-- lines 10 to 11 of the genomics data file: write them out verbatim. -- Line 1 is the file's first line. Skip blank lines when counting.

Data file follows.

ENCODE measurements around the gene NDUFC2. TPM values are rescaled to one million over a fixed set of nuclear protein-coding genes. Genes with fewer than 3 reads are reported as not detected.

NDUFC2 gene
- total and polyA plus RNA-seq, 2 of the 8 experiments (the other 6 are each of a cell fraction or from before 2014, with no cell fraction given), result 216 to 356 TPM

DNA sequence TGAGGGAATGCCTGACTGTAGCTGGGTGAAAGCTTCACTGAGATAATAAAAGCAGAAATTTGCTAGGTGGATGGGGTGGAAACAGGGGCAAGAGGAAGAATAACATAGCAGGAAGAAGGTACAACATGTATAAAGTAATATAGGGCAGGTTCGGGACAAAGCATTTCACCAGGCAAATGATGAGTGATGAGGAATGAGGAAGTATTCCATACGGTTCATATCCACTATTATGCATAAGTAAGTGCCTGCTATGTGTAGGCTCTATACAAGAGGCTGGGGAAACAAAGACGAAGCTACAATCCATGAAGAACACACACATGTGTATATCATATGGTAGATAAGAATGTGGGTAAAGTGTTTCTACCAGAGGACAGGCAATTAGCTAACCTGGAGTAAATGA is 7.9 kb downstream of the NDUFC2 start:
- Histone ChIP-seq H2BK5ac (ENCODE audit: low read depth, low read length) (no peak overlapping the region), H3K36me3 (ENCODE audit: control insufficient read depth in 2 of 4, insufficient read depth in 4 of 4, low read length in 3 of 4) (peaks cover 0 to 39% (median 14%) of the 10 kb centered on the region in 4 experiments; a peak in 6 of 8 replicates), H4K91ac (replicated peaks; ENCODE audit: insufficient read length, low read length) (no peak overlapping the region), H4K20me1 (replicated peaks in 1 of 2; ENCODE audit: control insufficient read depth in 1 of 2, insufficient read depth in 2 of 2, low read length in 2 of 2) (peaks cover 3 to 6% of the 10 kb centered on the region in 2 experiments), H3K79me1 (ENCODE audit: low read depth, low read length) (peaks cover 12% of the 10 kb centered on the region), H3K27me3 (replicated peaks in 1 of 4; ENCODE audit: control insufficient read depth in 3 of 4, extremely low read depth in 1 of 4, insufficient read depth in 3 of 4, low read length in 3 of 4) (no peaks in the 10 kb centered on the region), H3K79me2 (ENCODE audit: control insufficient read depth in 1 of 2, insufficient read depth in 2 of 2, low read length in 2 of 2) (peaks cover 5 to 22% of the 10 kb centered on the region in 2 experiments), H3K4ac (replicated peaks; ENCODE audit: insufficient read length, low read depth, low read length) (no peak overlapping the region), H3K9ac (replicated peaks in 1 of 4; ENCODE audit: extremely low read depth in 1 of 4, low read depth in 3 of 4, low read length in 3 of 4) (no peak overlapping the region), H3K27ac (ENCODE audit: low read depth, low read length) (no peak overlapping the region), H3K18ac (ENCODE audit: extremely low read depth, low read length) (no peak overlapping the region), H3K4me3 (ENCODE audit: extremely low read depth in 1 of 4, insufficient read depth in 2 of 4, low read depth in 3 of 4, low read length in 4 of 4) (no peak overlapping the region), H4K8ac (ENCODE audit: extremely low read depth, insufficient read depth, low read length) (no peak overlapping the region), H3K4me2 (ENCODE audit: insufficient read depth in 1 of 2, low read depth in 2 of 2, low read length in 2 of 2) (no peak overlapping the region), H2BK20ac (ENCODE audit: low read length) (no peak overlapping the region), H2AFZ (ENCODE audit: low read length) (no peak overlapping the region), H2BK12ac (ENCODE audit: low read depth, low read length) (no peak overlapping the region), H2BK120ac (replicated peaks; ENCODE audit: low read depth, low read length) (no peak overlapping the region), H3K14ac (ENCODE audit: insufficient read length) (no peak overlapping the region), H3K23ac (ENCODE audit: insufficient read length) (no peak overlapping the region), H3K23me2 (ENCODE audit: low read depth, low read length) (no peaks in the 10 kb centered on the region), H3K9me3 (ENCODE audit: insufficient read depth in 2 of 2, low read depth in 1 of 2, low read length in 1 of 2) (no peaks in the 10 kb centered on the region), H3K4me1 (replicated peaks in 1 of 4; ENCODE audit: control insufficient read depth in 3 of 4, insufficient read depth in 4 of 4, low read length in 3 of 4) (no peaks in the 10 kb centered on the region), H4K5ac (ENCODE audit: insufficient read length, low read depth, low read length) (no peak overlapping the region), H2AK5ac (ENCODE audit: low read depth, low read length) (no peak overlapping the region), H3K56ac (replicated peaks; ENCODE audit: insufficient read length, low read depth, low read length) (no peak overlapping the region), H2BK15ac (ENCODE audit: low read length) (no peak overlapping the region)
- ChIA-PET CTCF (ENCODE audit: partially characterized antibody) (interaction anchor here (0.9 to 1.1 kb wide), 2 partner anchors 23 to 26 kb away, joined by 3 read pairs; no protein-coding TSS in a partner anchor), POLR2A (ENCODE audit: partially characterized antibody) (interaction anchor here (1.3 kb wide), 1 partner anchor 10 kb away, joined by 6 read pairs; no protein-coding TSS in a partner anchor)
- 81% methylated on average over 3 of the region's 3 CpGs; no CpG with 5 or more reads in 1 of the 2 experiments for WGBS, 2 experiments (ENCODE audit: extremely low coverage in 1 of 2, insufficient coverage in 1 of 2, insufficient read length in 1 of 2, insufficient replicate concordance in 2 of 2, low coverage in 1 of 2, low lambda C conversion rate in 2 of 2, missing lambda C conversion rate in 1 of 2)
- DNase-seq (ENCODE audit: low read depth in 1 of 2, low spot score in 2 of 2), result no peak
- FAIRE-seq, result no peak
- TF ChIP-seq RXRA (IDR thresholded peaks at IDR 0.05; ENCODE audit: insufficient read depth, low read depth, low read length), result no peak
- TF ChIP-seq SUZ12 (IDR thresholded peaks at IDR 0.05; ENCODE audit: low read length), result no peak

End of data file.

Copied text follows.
- TF ChIP-seq RXRA (IDR thresholded peaks at IDR 0.05; ENCODE audit: insufficient read depth, low read depth, low read length), result no peak
- TF ChIP-seq SUZ12 (IDR thresholded peaks at IDR 0.05; ENCODE audit: low read length), result no peak